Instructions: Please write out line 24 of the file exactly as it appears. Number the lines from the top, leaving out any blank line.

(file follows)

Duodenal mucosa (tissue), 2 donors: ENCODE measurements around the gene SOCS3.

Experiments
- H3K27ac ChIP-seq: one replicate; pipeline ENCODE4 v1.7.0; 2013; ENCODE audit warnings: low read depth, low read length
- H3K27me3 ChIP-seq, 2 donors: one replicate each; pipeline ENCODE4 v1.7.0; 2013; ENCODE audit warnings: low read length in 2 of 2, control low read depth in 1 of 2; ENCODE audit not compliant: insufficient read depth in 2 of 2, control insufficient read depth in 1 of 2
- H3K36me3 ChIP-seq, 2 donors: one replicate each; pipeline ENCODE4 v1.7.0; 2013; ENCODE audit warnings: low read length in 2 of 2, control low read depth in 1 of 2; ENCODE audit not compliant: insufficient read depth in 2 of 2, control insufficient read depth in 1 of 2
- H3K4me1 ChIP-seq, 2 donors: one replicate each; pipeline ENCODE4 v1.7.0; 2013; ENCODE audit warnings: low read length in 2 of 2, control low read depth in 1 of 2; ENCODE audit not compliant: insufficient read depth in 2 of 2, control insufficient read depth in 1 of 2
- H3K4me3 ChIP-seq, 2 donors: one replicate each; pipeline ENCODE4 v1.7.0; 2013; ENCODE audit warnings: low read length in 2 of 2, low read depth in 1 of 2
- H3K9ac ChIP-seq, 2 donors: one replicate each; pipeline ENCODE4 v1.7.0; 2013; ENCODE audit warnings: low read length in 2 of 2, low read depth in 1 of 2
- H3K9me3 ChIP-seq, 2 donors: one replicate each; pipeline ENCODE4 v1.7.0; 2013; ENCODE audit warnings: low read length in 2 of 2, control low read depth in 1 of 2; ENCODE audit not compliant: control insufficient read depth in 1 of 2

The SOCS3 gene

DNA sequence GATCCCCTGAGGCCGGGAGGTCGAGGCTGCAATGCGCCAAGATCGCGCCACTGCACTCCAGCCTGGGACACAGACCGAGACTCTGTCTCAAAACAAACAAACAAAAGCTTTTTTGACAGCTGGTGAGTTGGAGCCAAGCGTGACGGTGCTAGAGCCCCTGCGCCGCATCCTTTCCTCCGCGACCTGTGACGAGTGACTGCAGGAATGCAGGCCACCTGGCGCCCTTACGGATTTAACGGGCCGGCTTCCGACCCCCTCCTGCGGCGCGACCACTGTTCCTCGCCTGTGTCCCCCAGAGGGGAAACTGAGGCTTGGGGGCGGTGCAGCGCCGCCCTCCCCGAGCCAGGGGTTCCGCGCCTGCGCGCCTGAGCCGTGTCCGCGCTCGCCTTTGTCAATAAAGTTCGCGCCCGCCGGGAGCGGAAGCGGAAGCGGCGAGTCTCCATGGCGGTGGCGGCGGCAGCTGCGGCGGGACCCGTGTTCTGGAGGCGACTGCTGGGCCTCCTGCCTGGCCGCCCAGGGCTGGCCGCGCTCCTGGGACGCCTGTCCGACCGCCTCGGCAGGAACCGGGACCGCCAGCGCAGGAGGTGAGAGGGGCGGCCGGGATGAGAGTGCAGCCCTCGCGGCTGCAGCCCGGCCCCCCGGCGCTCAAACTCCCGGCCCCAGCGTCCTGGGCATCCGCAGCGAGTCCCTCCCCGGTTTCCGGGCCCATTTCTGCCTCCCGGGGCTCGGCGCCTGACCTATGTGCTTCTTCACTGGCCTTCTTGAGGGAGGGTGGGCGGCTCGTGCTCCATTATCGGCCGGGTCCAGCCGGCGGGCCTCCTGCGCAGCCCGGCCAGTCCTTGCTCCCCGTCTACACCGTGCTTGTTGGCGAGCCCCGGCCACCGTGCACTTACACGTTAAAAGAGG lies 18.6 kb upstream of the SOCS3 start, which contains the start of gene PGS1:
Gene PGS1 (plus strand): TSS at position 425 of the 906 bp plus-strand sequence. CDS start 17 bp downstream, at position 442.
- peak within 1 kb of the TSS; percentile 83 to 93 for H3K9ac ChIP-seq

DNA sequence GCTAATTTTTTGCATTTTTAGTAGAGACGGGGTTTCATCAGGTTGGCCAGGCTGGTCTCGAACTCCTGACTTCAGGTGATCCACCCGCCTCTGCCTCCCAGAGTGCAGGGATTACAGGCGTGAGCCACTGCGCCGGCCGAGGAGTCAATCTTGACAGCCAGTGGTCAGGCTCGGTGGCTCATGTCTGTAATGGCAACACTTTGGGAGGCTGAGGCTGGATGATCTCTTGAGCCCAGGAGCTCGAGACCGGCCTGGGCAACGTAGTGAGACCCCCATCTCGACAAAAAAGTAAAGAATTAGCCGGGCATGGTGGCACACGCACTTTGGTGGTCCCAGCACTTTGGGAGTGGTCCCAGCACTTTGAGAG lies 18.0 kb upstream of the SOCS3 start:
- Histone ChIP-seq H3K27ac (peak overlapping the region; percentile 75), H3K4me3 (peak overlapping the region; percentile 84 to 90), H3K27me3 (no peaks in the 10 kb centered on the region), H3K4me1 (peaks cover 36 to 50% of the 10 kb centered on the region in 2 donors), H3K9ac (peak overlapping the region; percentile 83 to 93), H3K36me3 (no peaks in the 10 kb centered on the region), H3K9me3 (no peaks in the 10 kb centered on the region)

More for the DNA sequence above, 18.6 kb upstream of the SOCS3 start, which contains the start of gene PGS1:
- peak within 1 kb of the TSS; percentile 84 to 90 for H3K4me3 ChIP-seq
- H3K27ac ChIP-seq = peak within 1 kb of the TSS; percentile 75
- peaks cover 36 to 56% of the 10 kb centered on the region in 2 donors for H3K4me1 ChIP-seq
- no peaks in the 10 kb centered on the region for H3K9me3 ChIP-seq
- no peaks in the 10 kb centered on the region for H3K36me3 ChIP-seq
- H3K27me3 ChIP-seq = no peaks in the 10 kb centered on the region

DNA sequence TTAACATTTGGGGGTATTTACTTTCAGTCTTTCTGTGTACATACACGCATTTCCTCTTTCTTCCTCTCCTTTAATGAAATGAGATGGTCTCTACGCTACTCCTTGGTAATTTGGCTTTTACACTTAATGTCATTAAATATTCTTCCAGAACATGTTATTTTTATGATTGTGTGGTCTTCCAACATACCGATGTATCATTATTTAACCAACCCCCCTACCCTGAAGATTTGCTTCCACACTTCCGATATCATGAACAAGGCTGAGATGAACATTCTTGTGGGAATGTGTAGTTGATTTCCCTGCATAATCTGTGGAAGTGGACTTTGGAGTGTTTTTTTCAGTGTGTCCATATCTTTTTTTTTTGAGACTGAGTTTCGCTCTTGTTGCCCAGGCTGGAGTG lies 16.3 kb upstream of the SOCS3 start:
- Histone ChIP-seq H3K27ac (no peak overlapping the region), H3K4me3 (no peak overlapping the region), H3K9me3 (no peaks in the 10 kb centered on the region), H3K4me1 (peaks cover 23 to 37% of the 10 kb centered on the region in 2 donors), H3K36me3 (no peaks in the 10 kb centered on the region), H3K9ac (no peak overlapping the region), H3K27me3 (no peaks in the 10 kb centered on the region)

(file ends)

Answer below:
- Histone ChIP-seq H3K27ac (no peak overlapping the region), H3K4me3 (no peak overlapping the region), H3K9me3 (no peaks in the 10 kb centered on the region), H3K4me1 (peaks cover 23 to 37% of the 10 kb centered on the region in 2 donors), H3K36me3 (no peaks in the 10 kb centered on the region), H3K9ac (no peak overlapping the region), H3K27me3 (no peaks in the 10 kb centered on the region)